There has been activity in two areas regarding employment law in California. One is deemed to be good, even great, news and the other is not so great for smaller companies.
The good news is a court ruling that may affect many of you regarding vacation pay. A company had a policy stating employees earn one week of vacation after one year of employment. When an employee left the company after 6 months, he filed a claim that he was due half the vacation promised after one year.
CA law states earned vacation time is part of the employee’s wages and it is earned each day of work. Vacation time, once earned, cannot be lost… it is used or paid out. If the employee doesn’t use their earned vacation, the total unused time can be limited by a cap that will make the employee stop earning more vacation time until the employee’s balance is below that cap.
A 2009 court case decided the employee was due a portion of the first year’s vacation. However, in that case, the company’s policy stated employees earn one week of vacation during their first year of employment but they couldn’t use it until after one year. Since their way of writing the policy made it clear vacation time was being earned in that first year, the company had to pay out the earned time.
The most recent case was different because their policy specifically stated the employee earned no vacation during the first year of employment. Take a look at how your policy is written and let us help you update it, if needed.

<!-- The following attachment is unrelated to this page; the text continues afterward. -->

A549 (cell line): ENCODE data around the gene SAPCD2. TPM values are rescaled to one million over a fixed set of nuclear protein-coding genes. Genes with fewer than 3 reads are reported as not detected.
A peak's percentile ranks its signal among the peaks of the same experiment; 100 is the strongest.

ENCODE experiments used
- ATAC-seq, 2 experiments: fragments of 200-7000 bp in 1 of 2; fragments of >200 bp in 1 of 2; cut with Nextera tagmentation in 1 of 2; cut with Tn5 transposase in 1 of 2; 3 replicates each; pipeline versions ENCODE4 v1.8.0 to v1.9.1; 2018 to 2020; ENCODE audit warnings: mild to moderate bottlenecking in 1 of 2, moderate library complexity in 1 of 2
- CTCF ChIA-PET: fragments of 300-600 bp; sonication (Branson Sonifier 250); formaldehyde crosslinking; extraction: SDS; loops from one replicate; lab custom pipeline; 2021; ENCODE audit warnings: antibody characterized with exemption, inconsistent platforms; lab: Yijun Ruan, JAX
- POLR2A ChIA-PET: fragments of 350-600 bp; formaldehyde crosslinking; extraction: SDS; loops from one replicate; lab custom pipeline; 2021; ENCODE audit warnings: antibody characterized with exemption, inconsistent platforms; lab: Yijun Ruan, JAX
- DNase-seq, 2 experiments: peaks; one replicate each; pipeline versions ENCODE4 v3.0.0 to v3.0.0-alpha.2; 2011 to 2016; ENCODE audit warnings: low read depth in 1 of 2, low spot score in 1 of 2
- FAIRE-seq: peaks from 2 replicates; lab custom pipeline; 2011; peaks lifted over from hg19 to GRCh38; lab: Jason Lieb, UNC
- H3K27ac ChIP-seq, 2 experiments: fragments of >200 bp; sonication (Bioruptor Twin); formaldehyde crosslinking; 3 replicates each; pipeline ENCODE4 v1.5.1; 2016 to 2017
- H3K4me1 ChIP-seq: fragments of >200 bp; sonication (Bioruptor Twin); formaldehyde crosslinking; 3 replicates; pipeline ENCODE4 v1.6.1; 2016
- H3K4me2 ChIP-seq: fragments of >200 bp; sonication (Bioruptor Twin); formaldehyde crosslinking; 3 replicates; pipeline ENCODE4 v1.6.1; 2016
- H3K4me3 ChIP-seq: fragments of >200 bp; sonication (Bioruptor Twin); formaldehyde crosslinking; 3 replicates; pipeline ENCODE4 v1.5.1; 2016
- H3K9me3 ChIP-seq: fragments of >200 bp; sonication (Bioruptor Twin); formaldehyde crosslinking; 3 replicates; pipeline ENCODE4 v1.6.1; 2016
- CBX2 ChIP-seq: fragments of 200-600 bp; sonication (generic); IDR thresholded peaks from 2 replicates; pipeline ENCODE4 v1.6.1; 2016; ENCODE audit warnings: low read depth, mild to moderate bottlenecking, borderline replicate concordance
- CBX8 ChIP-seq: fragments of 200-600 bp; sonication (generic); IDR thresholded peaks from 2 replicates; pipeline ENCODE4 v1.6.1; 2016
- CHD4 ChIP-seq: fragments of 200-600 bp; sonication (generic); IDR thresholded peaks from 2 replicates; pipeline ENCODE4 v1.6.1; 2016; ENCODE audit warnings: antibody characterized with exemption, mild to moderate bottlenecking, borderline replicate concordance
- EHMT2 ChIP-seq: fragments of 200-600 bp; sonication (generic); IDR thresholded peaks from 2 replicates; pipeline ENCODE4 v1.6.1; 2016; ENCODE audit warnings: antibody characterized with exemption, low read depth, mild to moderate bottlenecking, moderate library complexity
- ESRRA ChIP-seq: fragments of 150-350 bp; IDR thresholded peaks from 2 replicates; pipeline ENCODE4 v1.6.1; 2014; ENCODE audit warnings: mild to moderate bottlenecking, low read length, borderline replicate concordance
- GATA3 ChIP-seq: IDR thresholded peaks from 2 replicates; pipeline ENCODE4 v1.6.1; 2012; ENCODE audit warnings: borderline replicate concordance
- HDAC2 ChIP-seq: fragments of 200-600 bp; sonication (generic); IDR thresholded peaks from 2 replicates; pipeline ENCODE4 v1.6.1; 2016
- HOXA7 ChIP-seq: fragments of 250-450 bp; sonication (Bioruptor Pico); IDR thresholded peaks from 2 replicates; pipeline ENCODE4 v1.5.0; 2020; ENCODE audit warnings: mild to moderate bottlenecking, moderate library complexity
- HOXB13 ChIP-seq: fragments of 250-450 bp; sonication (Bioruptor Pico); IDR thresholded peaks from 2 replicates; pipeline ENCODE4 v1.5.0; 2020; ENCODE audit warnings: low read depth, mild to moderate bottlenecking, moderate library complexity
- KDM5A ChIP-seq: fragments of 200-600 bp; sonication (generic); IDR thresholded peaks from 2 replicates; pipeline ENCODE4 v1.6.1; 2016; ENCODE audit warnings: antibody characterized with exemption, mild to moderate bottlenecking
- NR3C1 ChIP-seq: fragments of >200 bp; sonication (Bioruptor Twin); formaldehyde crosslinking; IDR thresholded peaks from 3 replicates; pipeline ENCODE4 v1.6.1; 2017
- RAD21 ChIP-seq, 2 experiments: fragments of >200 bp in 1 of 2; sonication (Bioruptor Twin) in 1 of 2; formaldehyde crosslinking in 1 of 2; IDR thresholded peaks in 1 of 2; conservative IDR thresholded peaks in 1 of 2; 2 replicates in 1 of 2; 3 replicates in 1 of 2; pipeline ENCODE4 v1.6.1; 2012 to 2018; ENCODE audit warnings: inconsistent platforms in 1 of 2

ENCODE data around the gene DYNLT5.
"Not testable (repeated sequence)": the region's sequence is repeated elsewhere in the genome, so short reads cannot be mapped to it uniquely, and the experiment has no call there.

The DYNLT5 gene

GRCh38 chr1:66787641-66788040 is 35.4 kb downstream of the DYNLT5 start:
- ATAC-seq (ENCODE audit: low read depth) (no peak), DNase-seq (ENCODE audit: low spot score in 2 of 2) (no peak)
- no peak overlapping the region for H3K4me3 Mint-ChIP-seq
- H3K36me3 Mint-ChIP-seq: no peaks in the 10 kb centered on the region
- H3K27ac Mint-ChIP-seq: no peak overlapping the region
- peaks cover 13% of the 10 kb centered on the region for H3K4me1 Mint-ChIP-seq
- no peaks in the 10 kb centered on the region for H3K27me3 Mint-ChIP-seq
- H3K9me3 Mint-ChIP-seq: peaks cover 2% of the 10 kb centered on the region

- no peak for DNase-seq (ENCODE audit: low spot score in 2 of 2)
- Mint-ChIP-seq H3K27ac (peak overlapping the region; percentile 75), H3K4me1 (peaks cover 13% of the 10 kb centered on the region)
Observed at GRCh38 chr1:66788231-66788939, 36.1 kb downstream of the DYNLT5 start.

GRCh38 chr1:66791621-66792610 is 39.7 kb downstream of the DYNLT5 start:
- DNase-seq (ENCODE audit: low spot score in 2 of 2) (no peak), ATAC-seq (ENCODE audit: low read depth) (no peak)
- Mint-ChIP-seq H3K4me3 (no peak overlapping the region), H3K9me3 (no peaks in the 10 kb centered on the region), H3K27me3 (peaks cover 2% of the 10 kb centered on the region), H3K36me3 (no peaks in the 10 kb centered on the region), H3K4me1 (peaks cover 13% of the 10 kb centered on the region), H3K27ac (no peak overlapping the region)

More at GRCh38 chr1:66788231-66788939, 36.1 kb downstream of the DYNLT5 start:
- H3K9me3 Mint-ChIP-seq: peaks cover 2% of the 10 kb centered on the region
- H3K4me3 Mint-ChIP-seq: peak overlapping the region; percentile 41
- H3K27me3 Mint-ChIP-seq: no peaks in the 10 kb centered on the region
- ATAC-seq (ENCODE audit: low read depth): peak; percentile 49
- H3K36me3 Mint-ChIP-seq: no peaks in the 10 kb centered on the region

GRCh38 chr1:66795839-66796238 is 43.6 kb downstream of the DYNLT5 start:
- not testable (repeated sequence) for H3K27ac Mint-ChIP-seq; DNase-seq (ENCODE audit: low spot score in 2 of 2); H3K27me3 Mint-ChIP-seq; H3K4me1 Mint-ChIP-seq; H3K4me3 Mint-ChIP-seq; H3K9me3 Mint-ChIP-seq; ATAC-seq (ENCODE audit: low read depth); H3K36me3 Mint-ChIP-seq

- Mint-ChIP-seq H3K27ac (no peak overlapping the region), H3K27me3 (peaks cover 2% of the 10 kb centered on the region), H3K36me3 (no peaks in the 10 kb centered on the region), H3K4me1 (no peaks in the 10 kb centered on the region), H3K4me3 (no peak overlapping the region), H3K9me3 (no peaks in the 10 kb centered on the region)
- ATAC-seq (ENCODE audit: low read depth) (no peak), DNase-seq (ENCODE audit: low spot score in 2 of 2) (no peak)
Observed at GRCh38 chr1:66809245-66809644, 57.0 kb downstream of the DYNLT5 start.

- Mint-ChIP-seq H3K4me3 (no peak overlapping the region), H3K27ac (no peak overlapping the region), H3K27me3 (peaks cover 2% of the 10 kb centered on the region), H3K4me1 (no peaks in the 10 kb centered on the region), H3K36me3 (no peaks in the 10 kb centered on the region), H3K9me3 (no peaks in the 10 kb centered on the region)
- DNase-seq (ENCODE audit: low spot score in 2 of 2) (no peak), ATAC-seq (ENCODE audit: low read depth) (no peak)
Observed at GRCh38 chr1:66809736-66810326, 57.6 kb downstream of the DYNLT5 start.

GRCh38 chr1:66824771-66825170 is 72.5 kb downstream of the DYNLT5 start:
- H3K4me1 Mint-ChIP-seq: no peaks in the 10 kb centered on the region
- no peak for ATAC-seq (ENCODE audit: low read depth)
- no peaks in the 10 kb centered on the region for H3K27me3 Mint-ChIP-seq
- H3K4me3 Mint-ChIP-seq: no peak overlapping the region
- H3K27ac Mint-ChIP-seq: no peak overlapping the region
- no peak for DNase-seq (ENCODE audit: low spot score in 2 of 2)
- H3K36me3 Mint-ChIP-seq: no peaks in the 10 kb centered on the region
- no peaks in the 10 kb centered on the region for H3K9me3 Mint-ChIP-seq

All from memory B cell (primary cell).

The bad news is that CA’s SB63 has passed through the legislature and is now ready for the governor’s signature. If this bill is made into law, companies with only 20 or more employees will now have to provide employees with up to 12 weeks of unpaid time off each year for family/medical purposes. Currently, similar laws (FMLA, CFRA) only affect companies with 50+ employees.
SB63 provides eligible employees protected time off for certain things, such as baby bonding and medical issues for themselves or family. Pregnant employees would have available both the time off provided in CA’s Pregnancy Disability Leave (up to 3 months) and the 12 weeks available through this bill because they cannot overlap. While you do not pay for any of this time off, the employee could receive supplemental pay from the state for about 3 months while on leave.
Aside from having employees off work for up to 12 weeks, companies will have additional administrative responsibilities in the form of various documents to be sent in a timely manner and tracking the time off related to these leaves. Remember, this is protected time off so hiring someone to fill their position will be on a temporary basis because the employee must be provided with their same or similar job when they return from the leave.
We’ll let you know if the governor signs or vetoes this bill. Even if the bill is vetoed, remember you can still allow employees unpaid time off as a personal leave of absence to accommodate baby bonding or medical leaves for your employees.
We would love to hear your comments. Please leave your comments below or email us today!
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